Objective: To determine if intrauterine intravascular fetal transfusion affects fetal umbilical venous endothelin levels.
Methods: Endothelin concentrations were measured by radioimmunoassay in fetal umbilical venous blood obtained immediately before and after 36 fetal transfusions performed for Rh alloimmune hemolytic anemia. Umbilical venous pressures also were recorded before and after transfusion.
Results: The mean (+/- standard deviation [SD]) gestational age at transfusion was 27.0 +/- 4.6 weeks, whereas the initial and post-transfusion hematocrits were 23.3 +/- 8.5% and 41.8 +/- 6.3%, respectively. Post-transfusion endothelin levels correlated significantly with the volume of transfused blood (r = .41; P = .03) and with post-transfusion increases in umbilical vein pressure (r = .86; P < .001). Among fetuses undergoing initial transfusion, there were significant differences between mean (+/- SD) pre- and post-transfusion endothelin levels [3.6 (+/- 2.2) pg/mL versus 6.3 (+/- 4.0) pg/mL, respectively; P = .02]. In contrast, among fetuses undergoing a repeat fetal transfusion, no differences in mean (+/- SD) pre-versus post-transfusion endothelin levels were observed [3.8 (+/- 1.8) pg/mL versus 2.2 (+/- 1.77) pg/mL, respectively; P = .3)]. Step-wise multiple regression analysis identified order of transfusion as a significant predictor of change in endothelin levels from pre- to post-transfusion measurements (adjusted r2 = .26; P = .003).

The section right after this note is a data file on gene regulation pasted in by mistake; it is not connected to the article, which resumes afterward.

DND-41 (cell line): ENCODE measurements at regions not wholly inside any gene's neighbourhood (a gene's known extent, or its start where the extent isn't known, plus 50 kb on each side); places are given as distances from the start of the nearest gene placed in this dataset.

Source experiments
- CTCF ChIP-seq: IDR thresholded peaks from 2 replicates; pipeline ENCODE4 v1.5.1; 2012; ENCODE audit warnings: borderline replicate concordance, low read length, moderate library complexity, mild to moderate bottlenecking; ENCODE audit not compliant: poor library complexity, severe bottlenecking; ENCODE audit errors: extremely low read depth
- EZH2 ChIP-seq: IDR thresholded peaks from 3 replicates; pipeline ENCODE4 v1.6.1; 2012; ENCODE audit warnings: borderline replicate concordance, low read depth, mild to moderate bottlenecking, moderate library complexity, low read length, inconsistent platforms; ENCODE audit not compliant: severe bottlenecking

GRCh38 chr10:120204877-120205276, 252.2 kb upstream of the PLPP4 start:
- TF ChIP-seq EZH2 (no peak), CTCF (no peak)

Conclusion: Rapid expansion of fetal intravascular volume by intravenous transfusion of packed red blood cells with a high hematocrit enhances fetal endothelin levels in those fetuses undergoing initial but not subsequent transfusions.
(C) 1998 The American College of Obstetricians and Gynecologists
Endothelin concentrations increase with initial intravascular transfusion for fetal anemia in cases of Rh alloimmunization.